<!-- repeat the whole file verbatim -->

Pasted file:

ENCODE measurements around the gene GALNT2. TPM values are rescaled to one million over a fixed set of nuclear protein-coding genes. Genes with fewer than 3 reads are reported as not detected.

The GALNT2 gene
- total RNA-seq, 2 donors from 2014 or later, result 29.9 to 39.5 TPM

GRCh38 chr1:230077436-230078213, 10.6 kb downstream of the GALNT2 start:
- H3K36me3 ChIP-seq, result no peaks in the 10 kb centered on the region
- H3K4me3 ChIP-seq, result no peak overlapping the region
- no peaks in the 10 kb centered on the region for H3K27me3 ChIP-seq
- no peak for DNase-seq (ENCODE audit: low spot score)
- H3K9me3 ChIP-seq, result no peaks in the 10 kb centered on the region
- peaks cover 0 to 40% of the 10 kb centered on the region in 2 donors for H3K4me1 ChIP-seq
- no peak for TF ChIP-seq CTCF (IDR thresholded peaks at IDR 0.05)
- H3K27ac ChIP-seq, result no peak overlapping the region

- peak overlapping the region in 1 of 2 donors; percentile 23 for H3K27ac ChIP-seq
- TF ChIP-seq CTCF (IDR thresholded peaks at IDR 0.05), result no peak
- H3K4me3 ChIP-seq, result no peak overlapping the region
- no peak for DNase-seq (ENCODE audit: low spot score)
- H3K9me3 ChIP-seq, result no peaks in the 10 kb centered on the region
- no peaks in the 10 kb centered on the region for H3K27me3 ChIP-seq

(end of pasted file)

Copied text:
ENCODE measurements around the gene GALNT2. TPM values are rescaled to one million over a fixed set of nuclear protein-coding genes. Genes with fewer than 3 reads are reported as not detected.

The GALNT2 gene
- total RNA-seq, 2 donors from 2014 or later, result 29.9 to 39.5 TPM

GRCh38 chr1:230077436-230078213, 10.6 kb downstream of the GALNT2 start:
- H3K36me3 ChIP-seq, result no peaks in the 10 kb centered on the region
- H3K4me3 ChIP-seq, result no peak overlapping the region
- no peaks in the 10 kb centered on the region for H3K27me3 ChIP-seq
- no peak for DNase-seq (ENCODE audit: low spot score)
- H3K9me3 ChIP-seq, result no peaks in the 10 kb centered on the region
- peaks cover 0 to 40% of the 10 kb centered on the region in 2 donors for H3K4me1 ChIP-seq
- no peak for TF ChIP-seq CTCF (IDR thresholded peaks at IDR 0.05)
- H3K27ac ChIP-seq, result no peak overlapping the region

- peak overlapping the region in 1 of 2 donors; percentile 23 for H3K27ac ChIP-seq
- TF ChIP-seq CTCF (IDR thresholded peaks at IDR 0.05), result no peak
- H3K4me3 ChIP-seq, result no peak overlapping the region
- no peak for DNase-seq (ENCODE audit: low spot score)
- H3K9me3 ChIP-seq, result no peaks in the 10 kb centered on the region
- no peaks in the 10 kb centered on the region for H3K27me3 ChIP-seq